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Offline Mr. Blackwell

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Re: Colorado Movie Shooting
« Reply #218 on: July 30, 2012, 09:47:07 PM »
Is there a point you want to make? Or is this just a sound bite contest?
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Offline Azdgari

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Re: Colorado Movie Shooting
« Reply #219 on: July 30, 2012, 09:55:38 PM »
Several others seem to have caught the point of my sarcasm.  I trust you can do the same.
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Offline Mr. Blackwell

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Re: Colorado Movie Shooting
« Reply #220 on: July 30, 2012, 09:57:39 PM »
Soundbite contest it is. Have it your way. You win.
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Offline Azdgari

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Re: Colorado Movie Shooting
« Reply #221 on: July 30, 2012, 10:03:33 PM »
*sigh*  You're really going to keep trying not to understand stuff, aren't you?

My point is that in order to expand life-rights, in practice, one may have to curtail gun-rights.  In order to restore gun-rights, one might have to curtail life-rights.

Example:  Giving people the right to shoot trespassers on sight expands a facet of gun-rights, and curtails a facet of life-rights.
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Offline Mr. Blackwell

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Re: Colorado Movie Shooting
« Reply #222 on: July 30, 2012, 10:11:13 PM »
*sigh*  You're really going to keep trying not to understand stuff, aren't you?

My point is that in order to expand life-rights, in practice, one may have to curtail gun-rights.  In order to restore gun-rights, one might have to curtail life-rights.

Example:  Giving people the right to shoot trespassers on sight expands a facet of gun-rights, and curtails a facet of life-rights.

If you are going to dismiss one constitutional right in defense of another then we must also reconsider our acceptance of private ownership of automobiles.

Driving a car is not a right after all and is therefore not in a protected status constitutionally. If your primary concern is the preservation of the right to life with total disregard to what is provided for in the constitution then we should ban private ownership of automobiles immediately so that not one more single innocent life is lost at the hands of irresponsible drivers.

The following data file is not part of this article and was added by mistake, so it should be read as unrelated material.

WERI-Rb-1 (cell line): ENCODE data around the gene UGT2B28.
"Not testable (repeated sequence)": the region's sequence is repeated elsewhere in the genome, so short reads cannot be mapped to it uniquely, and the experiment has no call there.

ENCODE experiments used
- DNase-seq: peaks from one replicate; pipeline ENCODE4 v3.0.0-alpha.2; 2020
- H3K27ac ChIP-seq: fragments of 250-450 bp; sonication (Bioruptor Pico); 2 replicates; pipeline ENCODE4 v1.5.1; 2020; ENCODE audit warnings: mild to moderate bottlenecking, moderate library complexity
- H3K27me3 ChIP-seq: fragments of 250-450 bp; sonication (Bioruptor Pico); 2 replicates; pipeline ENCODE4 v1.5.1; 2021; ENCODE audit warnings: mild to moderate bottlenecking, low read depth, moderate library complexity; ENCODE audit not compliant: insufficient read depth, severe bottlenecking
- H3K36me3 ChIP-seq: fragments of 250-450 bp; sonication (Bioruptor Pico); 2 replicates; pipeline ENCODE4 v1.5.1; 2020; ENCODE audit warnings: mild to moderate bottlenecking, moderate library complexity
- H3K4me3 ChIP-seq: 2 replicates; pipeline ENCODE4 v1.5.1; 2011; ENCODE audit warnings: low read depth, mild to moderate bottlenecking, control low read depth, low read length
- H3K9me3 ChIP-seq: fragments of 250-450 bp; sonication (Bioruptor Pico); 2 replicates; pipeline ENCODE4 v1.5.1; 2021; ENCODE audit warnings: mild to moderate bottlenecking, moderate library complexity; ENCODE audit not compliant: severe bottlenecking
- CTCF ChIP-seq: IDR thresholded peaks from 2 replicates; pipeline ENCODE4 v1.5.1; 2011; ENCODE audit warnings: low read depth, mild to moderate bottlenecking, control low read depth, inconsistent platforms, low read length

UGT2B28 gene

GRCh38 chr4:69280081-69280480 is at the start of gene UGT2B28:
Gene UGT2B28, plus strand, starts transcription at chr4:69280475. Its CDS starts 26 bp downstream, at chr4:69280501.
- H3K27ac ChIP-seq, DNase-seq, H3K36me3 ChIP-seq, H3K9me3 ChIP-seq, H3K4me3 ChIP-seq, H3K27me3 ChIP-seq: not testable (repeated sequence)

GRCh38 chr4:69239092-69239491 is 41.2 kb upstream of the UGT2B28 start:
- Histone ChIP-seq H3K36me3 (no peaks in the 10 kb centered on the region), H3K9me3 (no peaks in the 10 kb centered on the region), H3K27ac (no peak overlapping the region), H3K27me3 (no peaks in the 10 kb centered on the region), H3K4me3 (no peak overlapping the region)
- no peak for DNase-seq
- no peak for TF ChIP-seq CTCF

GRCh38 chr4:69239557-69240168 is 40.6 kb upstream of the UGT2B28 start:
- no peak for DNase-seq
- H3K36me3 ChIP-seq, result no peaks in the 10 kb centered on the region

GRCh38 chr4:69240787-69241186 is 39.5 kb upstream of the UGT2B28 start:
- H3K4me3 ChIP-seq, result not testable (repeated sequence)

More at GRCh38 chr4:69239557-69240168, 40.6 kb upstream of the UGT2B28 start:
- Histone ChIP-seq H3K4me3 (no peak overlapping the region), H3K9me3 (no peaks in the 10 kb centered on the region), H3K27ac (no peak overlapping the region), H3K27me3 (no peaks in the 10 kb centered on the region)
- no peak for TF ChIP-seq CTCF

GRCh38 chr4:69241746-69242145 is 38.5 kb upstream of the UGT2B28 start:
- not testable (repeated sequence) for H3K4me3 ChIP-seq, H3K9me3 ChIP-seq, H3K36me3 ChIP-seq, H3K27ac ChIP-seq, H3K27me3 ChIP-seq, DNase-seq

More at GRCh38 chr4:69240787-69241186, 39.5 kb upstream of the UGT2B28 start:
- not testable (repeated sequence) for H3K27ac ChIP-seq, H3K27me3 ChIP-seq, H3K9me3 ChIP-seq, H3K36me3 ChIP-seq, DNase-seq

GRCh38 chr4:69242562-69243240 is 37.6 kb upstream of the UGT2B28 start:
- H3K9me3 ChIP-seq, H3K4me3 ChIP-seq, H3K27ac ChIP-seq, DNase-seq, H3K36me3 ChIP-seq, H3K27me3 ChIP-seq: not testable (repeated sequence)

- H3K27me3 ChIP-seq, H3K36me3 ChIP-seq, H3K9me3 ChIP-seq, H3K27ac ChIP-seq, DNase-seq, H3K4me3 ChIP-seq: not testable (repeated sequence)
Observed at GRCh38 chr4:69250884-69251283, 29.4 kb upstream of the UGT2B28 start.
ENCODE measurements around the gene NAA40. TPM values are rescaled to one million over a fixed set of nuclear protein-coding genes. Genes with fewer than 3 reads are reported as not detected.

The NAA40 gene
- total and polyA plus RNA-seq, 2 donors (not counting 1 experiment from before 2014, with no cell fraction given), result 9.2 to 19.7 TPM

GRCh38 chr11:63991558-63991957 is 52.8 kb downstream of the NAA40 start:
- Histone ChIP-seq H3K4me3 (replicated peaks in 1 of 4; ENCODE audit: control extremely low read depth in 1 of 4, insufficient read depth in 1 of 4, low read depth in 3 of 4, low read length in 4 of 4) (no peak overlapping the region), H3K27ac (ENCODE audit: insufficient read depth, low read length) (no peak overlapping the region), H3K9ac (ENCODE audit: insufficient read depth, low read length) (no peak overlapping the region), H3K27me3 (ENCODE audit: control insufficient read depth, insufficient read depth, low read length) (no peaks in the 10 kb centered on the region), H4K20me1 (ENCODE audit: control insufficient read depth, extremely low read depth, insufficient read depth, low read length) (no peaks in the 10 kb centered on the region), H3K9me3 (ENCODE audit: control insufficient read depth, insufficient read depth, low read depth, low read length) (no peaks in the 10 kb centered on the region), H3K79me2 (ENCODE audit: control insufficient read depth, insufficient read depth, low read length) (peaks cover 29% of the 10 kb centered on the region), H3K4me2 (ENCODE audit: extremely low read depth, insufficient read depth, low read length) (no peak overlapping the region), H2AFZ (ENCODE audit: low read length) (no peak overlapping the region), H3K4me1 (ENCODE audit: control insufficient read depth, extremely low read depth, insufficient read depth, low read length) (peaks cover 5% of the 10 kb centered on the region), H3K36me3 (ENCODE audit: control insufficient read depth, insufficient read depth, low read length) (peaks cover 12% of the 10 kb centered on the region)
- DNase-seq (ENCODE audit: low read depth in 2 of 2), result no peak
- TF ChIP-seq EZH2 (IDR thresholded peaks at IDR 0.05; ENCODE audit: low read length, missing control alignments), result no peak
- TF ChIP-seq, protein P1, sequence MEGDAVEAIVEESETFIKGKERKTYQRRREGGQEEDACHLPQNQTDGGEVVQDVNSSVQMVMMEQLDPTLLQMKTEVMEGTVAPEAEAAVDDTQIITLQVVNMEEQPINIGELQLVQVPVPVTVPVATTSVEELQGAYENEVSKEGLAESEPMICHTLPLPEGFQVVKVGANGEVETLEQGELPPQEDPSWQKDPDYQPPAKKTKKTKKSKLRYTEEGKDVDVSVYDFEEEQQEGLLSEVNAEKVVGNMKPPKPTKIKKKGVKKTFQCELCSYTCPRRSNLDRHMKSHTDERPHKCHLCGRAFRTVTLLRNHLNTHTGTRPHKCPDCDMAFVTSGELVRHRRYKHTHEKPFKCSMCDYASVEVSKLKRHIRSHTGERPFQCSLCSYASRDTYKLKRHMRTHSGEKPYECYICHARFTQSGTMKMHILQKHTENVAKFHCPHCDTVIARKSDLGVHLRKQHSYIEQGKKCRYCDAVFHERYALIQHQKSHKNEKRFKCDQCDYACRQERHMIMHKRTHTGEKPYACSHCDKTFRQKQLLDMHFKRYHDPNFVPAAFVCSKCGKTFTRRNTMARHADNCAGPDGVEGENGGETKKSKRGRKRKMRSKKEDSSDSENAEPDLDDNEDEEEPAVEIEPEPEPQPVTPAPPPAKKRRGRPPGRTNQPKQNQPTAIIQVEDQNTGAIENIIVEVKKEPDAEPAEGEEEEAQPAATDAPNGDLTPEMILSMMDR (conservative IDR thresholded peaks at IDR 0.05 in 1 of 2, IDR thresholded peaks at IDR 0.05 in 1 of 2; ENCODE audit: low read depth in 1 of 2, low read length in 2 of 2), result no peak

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Offline Mr. Blackwell

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Re: Colorado Movie Shooting
« Reply #223 on: July 30, 2012, 10:14:43 PM »
*sigh*  You're really going to keep trying not to understand stuff, aren't you?

My point is that in order to expand life-rights, in practice, one may have to curtail gun-rights.  In order to restore gun-rights, one might have to curtail life-rights.

Example:  Giving people the right to shoot trespassers on sight expands a facet of gun-rights, and curtails a facet of life-rights.


Edit

What I don't understand is your sudden use of words like "expand" and "restore" into this conversation as If that is something that I have called for. Stop doing that or demonstrate that I have actually called for expansion and restoration.

I understand what you are saying there. Sorry.
« Last Edit: July 30, 2012, 10:17:18 PM by Mr. Blackwell »
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Offline Azdgari

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Re: Colorado Movie Shooting
« Reply #224 on: July 30, 2012, 10:41:58 PM »
If you are going to dismiss one constitutional right in defense of another then we must also reconsider our acceptance of private ownership of automobiles.

Driving a car is not a right after all and is therefore not in a protected status constitutionally. If your primary concern is the preservation of the right to life with total disregard to what is provided for in the constitution then we should ban private ownership of automobiles immediately so that not one more single innocent life is lost at the hands of irresponsible drivers.

Who proposed that with respect to guns?  When did I make a similar point?  Never.

And we already have reconsidered the private ownership of cars.  That's why they have to be licensed, training is required in order to drive them, strict laws govern their usage on the road, using them while intoxicated, etc.  Where is this total private ownership that you're hypothetically suggesting we reconsider?
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Offline Mr. Blackwell

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Re: Colorado Movie Shooting
« Reply #225 on: July 30, 2012, 11:00:07 PM »
Who proposed that with respect to guns?

I did.

Quote
And we already have reconsidered the private ownership of cars.  That's why they have to be licensed, training is required in order to drive them, strict laws govern their usage on the road, using them while intoxicated, etc.

And it's easy to do that for automobiles because we do not have a constitutional right to own or use them. We must do something to protect the right to life no? If all our rules and licensing and regulations have little or no success in preserving the right to life then we should just ban the use outright. It's not like banning automobiles would require the various states to agree and ratify it.

Just do it.

Quote
Where is this total private ownership that you're hypothetically suggesting we reconsider?

There are two in my driveway. They are paid for. I own them. They are mine. I have to have a license to use the roads. And I pay for that privilege with taxes. But the cars are privately held by me. I got titles to prove it.

Now, with all that in mind, I could use my cars irresponsibly and kill innocent people....statistically speaking it is much more likely that I might do that over using a gun to kill innocent people.